This Cat Doesn’t Drink and Leaves No Pawprints

4 months ago

Let’s get into the “purrfect” world of felines. From the sand cat that can go for weeks without drinking water to the first cat that went to space. Here are the 10 interesting cat facts for you to enjoy and be informed about.

This train station is in Japan. What makes it special is its employees. In Kishi Station, a cat named Tama used to work as a station master. The building has cat eyes and ears. Yep, they constructed the station building that way. There’s even a Tama-themed “Tama Train”!

If you want to remember this famous cat station master forever, you can buy some souvenirs. To get there, you need to start your journey from Wakayama Station. The guidance board there has illustrations of Tama, and when you climb the stairs, cat paw prints accompany you! Now that’s cute!

My first reaction when I looked at the picture of a sand cat was, “Oh, I want to smooch this cute face and pet its fluffy paws.” Then I kept reading about it and understood that this cutey is a fierce predator capable of eating snakes and scorpions!

This species is unique because they are the only cats living primarily in the desert. Sand cats mostly hunt at night. These animals mainly eat small rodents, but they also go after birds, hares, and insects. They even hunt venomous vipers. Maybe that’s why our kittens at home also wake us up at 3 am and run from one room to another.

Moreover, they don’t need much water. They can go for weeks without a single sip. They get all the moisture they need from the prey they eat. Sand cats can live from 23 to 126 degrees Fahrenheit. By the way, they have fur under their paws, too. These are much fluffier compared to a regular cat paw.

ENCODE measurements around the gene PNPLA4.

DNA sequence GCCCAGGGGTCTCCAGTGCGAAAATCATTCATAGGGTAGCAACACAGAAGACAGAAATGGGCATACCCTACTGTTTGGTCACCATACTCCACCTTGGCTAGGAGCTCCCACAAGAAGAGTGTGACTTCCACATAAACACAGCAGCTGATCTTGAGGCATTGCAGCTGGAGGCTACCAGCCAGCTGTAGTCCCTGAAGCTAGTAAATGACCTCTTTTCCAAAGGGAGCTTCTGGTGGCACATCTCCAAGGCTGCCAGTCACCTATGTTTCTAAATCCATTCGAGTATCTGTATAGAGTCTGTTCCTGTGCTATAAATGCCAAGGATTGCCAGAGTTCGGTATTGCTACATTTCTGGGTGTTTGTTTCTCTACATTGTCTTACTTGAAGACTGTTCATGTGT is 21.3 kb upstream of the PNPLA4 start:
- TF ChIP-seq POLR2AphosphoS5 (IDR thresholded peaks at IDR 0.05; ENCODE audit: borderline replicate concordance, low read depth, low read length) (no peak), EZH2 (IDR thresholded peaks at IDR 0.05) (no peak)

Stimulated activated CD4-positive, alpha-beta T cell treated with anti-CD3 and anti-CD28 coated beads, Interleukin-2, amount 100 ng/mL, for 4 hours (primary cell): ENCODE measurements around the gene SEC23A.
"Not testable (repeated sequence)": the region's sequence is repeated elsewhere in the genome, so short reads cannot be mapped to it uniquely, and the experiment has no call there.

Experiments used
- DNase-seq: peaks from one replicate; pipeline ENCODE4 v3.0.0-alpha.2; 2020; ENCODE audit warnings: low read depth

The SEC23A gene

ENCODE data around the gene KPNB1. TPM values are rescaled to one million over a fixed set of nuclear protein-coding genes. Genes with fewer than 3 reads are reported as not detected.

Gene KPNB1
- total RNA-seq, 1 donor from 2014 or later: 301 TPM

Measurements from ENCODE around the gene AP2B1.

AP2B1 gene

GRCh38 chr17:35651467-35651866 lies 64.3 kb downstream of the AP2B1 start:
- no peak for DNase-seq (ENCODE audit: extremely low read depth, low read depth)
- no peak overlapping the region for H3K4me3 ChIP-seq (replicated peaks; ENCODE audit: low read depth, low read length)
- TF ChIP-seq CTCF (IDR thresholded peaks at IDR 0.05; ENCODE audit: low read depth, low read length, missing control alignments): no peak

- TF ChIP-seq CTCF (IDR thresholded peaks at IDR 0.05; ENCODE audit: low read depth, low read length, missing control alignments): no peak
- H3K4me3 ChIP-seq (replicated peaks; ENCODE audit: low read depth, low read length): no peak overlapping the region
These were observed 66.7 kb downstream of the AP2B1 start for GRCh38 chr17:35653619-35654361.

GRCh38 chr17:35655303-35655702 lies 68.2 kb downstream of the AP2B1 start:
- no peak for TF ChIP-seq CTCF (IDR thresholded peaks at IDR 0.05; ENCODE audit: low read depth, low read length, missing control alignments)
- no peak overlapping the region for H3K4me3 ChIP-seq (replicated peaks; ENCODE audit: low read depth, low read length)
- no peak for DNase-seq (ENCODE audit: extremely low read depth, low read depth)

The fur under their paws is not just there to protect the paw from the burning sand. It works as a cushion that allows the feline to walk on the sand without sinking into it. Because of that, they don’t leave any footprints behind. They’re kind of impossible to track for researchers. The cats are even seen closing their eyes at night when humans approach them. In that way, they eliminate reflection and blend with the sand.

Did you know that the oldest known pet cat existed 9,500 years ago? The thing is, it was thought that Egyptians domesticated the cat, but in 2004, archaeologists discovered a 9,500-year-old cat’s remains in Cyprus. This news made me wonder where cats actually come from. Now you can find cats on every continent except Antarctica. But that wasn’t always the case. I mean, how did cats make it across oceans?

It all started around 10,000 years ago in what’s now modern-day Turkey. DNA analysis says that this is where cats’ wild ancestors originated. Humans kept wild cats because they were useful for rodent control on farms. Agriculture started developing and advancing all over the world, and cats got involved too. As I said, they first reached Cyprus. Imagine you live there and haven’t seen a cat in your entire life, and then one day, you meet them. This is what happened globally.

Over the next thousand years, cats entered Bulgaria and Romania. Then, in 800 BC, cats made their way to Egypt. In Egypt, things escalated quickly. Cats became an object of worship. From there, the Egyptian cats spread to the world of the Romans and Vikings. They were the ones who brought cats on their ships for pest control.

Cats became super popular and traveled the world by ship. They were seen in all of Africa, Europe, and Asia. Eventually, people sailed to the Americas, and of course, cats were in people’s hearts and still in their ships. Flash-forward; today, one-third of American homes have at least one cat!